Accelerating inflation is everywhere – that’s obvious. Fiat currencies are collapsing in real terms. And commodity-backed currencies that have an implied real value are sought after (i.e. the ruble).
The same goes for the dollar: its value is no longer as high (compared to real assets in an inflationary context). And if it is no longer highly valued, many, many – like the Swiss – will sell US assets and not buy them. The Fed is therefore raising rates.
It won’t kill US inflation. No chance. But it’s probably enough to generate some global demand for dollars. Whether or not that will be enough remains to be seen.
But… the United States also has $30 billion in debt to pay off, but at much higher interest rates. They must finance this debt service by selling US Treasury bonds to the world. But who will buy Treasury bills when in real terms their yield is almost negative 10%?
So Biden’s trip is to ask the Saudis to keep buying US Treasuries with the profits accrued from high oil prices. Indeed, if the United States were to lose the power of the dollar as a global collateral – in favor of commodities – their economy and markets would quickly follow.
Biden’s trip is a repeat of Kissinger’s visit to the kingdom in 1974: That year, the oil crisis hit the United States. An embargo by the Arab nations of OPEC – in retaliation for US military aid to the Israelis during the 1973 war – quadrupled oil prices. Inflation soared, the stock market crashed, and the US economy collapsed.
The objective then was surprisingly simple. Find a way to persuade a hostile kingdom to fund America’s growing deficit with its new petrodollar wealth. President Nixon made it clear that returning from this trip empty-handed was out of the question. A failure would not only jeopardize the financial health of the United States, but could also give the Soviet Union the opportunity to make further inroads into the Arab world. The more it changes… ?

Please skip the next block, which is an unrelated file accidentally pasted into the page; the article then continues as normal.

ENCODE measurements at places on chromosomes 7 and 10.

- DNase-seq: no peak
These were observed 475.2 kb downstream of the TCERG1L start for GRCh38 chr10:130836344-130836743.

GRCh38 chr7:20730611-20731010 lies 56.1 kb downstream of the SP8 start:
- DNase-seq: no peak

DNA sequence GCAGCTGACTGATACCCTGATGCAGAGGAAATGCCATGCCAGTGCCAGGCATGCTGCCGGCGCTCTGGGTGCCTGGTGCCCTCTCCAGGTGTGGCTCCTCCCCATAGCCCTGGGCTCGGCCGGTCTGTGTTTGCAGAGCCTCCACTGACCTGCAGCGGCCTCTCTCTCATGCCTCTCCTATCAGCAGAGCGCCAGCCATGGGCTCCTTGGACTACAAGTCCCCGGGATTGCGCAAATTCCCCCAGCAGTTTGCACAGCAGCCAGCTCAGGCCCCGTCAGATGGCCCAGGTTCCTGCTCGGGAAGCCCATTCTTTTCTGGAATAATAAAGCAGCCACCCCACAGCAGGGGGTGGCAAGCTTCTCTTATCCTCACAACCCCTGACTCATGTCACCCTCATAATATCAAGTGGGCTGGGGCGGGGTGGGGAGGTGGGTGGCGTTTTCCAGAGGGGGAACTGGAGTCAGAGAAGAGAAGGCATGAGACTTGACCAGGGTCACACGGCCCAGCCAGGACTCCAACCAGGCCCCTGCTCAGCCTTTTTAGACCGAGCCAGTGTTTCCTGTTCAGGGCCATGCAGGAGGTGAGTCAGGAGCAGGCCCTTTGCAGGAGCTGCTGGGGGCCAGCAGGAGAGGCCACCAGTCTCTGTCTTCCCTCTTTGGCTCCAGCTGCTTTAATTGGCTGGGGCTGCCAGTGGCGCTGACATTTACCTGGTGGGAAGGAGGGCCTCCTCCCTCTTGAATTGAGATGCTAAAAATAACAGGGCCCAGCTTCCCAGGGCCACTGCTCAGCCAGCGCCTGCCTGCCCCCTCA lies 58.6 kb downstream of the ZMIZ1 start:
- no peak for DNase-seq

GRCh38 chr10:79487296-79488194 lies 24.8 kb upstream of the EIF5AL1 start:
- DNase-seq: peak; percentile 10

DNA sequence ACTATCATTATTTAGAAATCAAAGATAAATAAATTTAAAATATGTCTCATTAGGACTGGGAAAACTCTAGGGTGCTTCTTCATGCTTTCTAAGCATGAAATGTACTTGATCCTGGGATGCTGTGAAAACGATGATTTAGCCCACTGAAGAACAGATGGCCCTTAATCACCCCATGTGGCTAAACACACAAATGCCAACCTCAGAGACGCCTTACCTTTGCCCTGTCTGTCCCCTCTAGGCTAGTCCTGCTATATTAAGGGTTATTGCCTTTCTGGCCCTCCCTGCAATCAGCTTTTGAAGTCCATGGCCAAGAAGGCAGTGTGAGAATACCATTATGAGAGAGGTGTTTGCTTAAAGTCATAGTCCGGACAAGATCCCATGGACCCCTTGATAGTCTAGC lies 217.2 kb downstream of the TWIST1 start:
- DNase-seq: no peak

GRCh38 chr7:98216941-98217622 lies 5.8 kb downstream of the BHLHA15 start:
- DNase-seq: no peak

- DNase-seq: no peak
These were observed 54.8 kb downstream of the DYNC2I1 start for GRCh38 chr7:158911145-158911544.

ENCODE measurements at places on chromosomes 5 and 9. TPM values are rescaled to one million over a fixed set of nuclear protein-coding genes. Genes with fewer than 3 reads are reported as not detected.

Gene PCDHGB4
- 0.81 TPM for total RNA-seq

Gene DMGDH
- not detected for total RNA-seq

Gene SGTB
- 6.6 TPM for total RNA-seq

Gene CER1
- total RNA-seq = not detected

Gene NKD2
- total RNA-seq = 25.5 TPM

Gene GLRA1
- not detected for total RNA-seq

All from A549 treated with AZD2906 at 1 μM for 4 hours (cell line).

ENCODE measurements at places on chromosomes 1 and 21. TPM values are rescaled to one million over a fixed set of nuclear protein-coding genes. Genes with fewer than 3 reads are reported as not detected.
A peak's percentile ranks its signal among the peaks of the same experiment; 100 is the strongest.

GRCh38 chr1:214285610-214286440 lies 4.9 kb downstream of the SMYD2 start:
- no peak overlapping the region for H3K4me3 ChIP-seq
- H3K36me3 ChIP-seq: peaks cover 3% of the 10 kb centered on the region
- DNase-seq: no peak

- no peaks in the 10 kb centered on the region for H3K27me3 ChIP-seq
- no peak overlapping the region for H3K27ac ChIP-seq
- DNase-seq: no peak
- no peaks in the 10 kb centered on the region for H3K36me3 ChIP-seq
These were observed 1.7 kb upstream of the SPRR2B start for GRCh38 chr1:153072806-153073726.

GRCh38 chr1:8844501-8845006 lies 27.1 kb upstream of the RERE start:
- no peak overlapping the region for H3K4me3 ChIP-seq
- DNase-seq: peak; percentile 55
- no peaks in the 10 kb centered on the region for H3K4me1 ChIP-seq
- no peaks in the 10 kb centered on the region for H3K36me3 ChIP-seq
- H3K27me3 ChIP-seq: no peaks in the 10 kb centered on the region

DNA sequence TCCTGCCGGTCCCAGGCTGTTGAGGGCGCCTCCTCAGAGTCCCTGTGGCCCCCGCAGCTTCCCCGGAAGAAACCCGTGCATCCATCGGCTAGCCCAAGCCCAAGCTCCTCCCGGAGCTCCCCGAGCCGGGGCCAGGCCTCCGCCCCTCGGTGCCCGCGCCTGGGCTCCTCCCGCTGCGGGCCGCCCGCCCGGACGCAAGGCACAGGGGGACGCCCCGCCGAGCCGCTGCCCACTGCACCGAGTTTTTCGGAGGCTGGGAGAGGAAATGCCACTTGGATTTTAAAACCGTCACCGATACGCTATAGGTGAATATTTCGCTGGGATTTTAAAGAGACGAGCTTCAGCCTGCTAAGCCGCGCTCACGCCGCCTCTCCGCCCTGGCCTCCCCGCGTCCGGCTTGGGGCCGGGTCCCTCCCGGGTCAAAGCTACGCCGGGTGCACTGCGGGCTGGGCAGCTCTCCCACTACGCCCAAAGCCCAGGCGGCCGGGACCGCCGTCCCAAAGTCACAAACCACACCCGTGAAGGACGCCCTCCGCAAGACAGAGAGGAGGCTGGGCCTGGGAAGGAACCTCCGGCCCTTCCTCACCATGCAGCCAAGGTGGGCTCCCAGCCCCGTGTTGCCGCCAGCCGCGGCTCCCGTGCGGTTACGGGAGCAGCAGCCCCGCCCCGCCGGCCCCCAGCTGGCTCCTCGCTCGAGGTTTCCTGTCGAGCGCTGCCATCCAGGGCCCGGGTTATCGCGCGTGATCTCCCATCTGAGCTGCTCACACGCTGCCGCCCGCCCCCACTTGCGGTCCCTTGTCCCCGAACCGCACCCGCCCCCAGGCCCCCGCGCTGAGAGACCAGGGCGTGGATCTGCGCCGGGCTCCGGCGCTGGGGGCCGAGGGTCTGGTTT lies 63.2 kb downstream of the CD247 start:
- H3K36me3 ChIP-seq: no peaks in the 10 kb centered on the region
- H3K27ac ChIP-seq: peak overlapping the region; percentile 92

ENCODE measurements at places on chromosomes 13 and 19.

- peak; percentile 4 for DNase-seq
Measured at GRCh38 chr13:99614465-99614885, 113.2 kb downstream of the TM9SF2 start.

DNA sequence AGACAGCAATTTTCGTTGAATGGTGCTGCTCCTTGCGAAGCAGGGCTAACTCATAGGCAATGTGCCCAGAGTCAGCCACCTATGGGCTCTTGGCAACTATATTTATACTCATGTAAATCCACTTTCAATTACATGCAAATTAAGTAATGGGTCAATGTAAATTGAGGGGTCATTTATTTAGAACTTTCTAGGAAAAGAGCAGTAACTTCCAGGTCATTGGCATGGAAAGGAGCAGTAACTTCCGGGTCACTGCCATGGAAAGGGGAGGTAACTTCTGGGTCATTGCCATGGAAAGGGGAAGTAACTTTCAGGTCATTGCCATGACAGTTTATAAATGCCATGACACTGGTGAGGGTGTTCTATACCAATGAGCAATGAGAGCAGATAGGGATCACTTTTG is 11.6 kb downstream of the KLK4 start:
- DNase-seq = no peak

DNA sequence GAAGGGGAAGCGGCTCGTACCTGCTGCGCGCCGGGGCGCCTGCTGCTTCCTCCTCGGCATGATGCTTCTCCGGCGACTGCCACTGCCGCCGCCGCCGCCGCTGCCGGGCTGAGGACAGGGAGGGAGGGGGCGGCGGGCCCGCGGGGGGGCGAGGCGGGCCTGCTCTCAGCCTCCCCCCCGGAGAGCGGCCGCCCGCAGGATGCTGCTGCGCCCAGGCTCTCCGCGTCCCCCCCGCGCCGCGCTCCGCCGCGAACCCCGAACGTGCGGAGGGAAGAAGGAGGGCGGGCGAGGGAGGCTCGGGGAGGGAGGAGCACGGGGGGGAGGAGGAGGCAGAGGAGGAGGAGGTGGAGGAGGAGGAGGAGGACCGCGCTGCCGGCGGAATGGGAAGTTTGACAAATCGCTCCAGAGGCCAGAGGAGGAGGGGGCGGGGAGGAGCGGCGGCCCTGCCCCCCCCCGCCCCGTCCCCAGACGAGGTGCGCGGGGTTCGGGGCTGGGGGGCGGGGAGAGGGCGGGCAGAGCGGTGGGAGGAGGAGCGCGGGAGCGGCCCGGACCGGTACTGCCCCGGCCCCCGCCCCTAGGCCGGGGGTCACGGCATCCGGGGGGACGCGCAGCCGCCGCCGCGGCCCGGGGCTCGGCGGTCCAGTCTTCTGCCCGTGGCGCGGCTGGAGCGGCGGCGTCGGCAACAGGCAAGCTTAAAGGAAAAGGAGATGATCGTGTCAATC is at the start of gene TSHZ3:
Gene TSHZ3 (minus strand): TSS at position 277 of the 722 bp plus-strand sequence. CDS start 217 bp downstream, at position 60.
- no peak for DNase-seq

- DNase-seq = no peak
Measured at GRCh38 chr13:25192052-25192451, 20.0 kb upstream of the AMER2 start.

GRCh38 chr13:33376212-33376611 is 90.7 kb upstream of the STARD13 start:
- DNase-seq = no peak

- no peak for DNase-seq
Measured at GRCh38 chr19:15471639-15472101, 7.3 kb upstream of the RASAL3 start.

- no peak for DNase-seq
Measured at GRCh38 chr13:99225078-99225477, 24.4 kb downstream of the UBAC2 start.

Times are changing: Russia has made energy producers aware of the power of high commodity prices as the basis for future international trade, instead of the depreciation (in real terms) of the fiat dollar. At the time, US Treasury bonds were considered tamper-proof: today they can be discarded as not good money on a whim (eg confiscation of Afghan government reserves). At the time, American security guarantees seemed plausible; they are much less today. At the time, NATO was unchallenged; This is no longer the case today. At the time, the geopolitical wind was still filling the sails of the United States; today, these Western sails hang limply from the masts. The wind is blowing east. And the Saudis know it.
Will Biden succeed? In fact, will the trip even take place?
source : Al Mayadeen